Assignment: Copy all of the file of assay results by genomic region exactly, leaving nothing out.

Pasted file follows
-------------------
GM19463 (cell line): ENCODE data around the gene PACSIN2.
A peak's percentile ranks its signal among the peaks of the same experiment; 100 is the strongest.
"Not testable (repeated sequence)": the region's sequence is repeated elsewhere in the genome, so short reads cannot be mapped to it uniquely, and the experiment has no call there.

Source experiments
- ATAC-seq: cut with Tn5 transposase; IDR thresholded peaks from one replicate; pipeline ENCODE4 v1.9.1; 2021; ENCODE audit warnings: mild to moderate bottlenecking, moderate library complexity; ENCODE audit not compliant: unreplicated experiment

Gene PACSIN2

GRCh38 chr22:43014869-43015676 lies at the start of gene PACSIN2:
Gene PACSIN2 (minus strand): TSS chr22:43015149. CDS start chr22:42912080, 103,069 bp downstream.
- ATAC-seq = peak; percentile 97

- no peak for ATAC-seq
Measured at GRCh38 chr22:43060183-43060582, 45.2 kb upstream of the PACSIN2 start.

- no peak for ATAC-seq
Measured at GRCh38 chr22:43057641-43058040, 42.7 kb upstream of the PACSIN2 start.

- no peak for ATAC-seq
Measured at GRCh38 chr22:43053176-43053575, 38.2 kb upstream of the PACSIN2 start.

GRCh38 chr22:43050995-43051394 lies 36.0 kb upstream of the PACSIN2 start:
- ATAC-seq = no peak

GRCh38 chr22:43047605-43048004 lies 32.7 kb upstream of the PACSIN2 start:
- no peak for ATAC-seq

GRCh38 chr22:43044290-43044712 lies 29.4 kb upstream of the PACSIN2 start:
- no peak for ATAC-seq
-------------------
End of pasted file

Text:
GM19463 (cell line): ENCODE data around the gene PACSIN2.
A peak's percentile ranks its signal among the peaks of the same experiment; 100 is the strongest.
"Not testable (repeated sequence)": the region's sequence is repeated elsewhere in the genome, so short reads cannot be mapped to it uniquely, and the experiment has no call there.

Source experiments
- ATAC-seq: cut with Tn5 transposase; IDR thresholded peaks from one replicate; pipeline ENCODE4 v1.9.1; 2021; ENCODE audit warnings: mild to moderate bottlenecking, moderate library complexity; ENCODE audit not compliant: unreplicated experiment

Gene PACSIN2

GRCh38 chr22:43014869-43015676 lies at the start of gene PACSIN2:
Gene PACSIN2 (minus strand): TSS chr22:43015149. CDS start chr22:42912080, 103,069 bp downstream.
- ATAC-seq = peak; percentile 97

- no peak for ATAC-seq
Measured at GRCh38 chr22:43060183-43060582, 45.2 kb upstream of the PACSIN2 start.

- no peak for ATAC-seq
Measured at GRCh38 chr22:43057641-43058040, 42.7 kb upstream of the PACSIN2 start.

- no peak for ATAC-seq
Measured at GRCh38 chr22:43053176-43053575, 38.2 kb upstream of the PACSIN2 start.

GRCh38 chr22:43050995-43051394 lies 36.0 kb upstream of the PACSIN2 start:
- ATAC-seq = no peak

GRCh38 chr22:43047605-43048004 lies 32.7 kb upstream of the PACSIN2 start:
- no peak for ATAC-seq

GRCh38 chr22:43044290-43044712 lies 29.4 kb upstream of the PACSIN2 start:
- no peak for ATAC-seq